Watch Those Inferences

  • Phonological awareness
  • 29 October, 2008

Recently, I received a note from someone who was agitated about their state school board. It seems the board wanted to reject the purchase of an instructional program because it didn’t teach phonemic awareness separately from phonics. The committee of teachers that were recommending the program was upset, the vendor was upset, and because of my work on the National Reading Panel I was being asked to weigh in.

  Of course, I wanted to know what led the state board to think that phonics and phonemic awareness had to be taught separately. The answer was that these skills were laid out separately in the state standards.

  This reminds me of the Congressional aide who very patiently explained to me that, “Of course, the National Reading Panel was saying that you had to teach phonemic awareness before you could teach phonics, and you had to teach phonics before you could teach fluency, and you had to teach fluency before you could get to reading comprehension.” I wondered where this insight into our work came from and he showed me… the topics were handled in separate chapters in that order so he “naturally” inferred that’s what we meant. Wow!

  With regard to the phonics-phonemic awareness question:

The National Reading Panel reviewed research on the teaching of phonemic awareness and phonics for the U.S. government. To ensure that both of these skills areas required instructional attention, we reviewed studies where only phonemic awareness or phonics was being taught. In other words, if a study was testing the combined effects of phonemic awareness and phonics, we didn’t include it in our review.

  In both instances, we found that instruction in that specific skill area provided kids with some learning benefit. In other words, phonemic awareness instruction was beneficial and phonics instruction was beneficial. Given the nature of the studies that we examined, we didn’t draw what I would consider to the erroneous inference that these skills need to be taught separately. In fact, to the contrary, we noted that phonemic awareness programs that included letters (the connection of sounds and letters being the beginnings of phonics) did better than those programs that did not include letters, and concluded that phonemic awareness and phonics both needed to be taught and that they could and should clearly be connected.

  Later, when the National Literacy Panel for Language Minority Children and Youth did its review, there were so few studies of the teaching of these skills to English learners that we examined all of such studies (even if phonemic awareness and phonics were combined). Whether the study focused on combinations of these skills or these skills separately, the results were the same: young English learners benefited from this kind of teaching.

  A new report to be released soon from the National Early Literacy Panel that has examined the research on teaching literacy to preschoolers and kindergartners, also found phonological awareness and phonics to be good things to teach, but they made no claims for the need to separate these.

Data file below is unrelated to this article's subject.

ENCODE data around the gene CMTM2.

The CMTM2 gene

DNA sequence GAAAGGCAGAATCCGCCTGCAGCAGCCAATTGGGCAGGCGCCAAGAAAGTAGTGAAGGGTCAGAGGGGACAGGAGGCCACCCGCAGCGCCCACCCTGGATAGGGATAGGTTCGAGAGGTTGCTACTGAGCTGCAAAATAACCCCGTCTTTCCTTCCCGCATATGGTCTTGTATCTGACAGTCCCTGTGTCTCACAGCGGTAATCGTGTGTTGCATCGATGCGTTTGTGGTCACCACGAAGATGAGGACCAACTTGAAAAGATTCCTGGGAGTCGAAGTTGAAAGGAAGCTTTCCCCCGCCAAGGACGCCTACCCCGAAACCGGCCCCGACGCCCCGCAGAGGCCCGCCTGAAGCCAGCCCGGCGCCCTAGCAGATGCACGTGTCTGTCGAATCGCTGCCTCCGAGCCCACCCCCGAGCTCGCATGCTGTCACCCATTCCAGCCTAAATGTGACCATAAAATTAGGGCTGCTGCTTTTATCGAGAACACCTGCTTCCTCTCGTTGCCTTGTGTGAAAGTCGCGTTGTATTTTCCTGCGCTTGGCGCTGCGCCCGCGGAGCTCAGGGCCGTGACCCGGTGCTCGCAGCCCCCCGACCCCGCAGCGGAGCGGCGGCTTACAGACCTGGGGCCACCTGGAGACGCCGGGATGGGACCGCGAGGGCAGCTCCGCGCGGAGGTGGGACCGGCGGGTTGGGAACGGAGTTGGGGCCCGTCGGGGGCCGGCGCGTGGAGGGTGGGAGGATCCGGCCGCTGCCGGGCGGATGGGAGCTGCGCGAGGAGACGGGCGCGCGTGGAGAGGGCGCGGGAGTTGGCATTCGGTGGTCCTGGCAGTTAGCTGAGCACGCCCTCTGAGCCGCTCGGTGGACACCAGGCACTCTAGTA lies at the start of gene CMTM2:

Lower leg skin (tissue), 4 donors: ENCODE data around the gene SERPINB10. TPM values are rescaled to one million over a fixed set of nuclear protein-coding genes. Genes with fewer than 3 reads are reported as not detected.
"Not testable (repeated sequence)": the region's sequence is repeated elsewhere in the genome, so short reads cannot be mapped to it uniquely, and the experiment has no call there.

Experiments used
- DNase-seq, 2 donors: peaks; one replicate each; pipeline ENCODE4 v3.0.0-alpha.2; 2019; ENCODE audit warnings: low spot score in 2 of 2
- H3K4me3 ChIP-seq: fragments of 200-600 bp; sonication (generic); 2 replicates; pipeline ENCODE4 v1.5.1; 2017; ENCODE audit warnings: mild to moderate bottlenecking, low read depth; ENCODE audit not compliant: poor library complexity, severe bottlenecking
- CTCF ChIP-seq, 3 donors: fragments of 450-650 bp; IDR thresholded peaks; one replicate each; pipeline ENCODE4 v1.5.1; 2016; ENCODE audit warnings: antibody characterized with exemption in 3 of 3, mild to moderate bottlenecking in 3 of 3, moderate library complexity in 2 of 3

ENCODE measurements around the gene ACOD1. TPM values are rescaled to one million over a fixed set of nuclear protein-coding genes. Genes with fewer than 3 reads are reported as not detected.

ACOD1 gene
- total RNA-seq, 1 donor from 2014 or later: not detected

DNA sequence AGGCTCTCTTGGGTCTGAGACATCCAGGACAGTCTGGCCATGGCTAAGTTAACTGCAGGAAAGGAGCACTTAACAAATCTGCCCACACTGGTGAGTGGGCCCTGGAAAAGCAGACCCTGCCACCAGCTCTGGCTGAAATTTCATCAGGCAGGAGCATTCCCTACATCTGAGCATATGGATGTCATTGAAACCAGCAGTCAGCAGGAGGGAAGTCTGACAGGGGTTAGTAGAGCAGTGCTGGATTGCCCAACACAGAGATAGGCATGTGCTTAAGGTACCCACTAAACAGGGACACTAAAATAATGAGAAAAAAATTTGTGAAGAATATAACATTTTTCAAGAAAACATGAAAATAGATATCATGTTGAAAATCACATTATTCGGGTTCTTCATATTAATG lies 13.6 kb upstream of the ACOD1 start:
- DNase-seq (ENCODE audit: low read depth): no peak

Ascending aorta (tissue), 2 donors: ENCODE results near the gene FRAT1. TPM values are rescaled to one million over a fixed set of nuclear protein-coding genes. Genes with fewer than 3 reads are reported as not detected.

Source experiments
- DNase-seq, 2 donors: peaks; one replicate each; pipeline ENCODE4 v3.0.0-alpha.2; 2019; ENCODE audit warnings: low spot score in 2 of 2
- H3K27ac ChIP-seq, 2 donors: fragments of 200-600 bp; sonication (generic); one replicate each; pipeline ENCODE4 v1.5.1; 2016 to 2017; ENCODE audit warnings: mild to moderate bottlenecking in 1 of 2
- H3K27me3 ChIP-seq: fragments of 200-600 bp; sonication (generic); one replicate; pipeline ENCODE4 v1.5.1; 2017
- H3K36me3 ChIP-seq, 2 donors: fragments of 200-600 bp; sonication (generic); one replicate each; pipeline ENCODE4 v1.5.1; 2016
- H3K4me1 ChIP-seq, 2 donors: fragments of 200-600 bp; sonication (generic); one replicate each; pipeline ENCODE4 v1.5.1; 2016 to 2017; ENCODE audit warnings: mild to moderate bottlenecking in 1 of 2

State or district standards tend to specify skills without regard to how they are to be taught in the classroom. There certainly is nothing in the California state learning standards or the research that would argue for separating phonemic awareness from phonics, as long as both skills are clearly, explicitly, and thoroughly addressed. A program that claims to combine such skills, but really just elides over one of them, doesn’t fit that bill. But a program that tries to teach both of these together could do a very good job of supporting effective teaching.

Awhile back I heard about a similar concern from another email. This one was concerned that a combined phonemic awareness/phonics program was not doing it right. What they meant was that their conception of how to combine this instruction was that a teacher would spend several weeks teaching young kids to hear the separable sounds and then once that was accomplished, they would turn their attention to teaching sound-symbol relationships. There is nothing wrong with that conception, and I would not be averse to such a plan as either a teacher or a researcher.

  What was throwing this person was that the program she was reviewing didn’t teach it in this way. That is, they worked on phonemic awareness for particular letters and letter combinations, and when kids could hear these particular sounds, the program immediately linked these to letters. This is a very different conception of the relationship of PA to phonics, and it recognizes that kids become sensitive to some sounds earlier and easier than others, and therefore instead of trying to teach PA in its entirety it is connected to the letters as the kids develop.

Although this is a very different approach, it, too, is sensible and, again, as a researcher or a teacher, I would have no trouble with this plan either.

  I believe that the federal research reviews and state learning standards have been valuable, but I’m concerned about the inferences some readers draw from these, that may be more linked to their own beliefs than to anything in the documents. Good readers not only draw inferences, they are aware of their inferences and the sources for them.


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Watch Those Inferences


One of the world’s premier literacy educators.

He studies reading and writing across all ages and abilities. Feel free to contact him.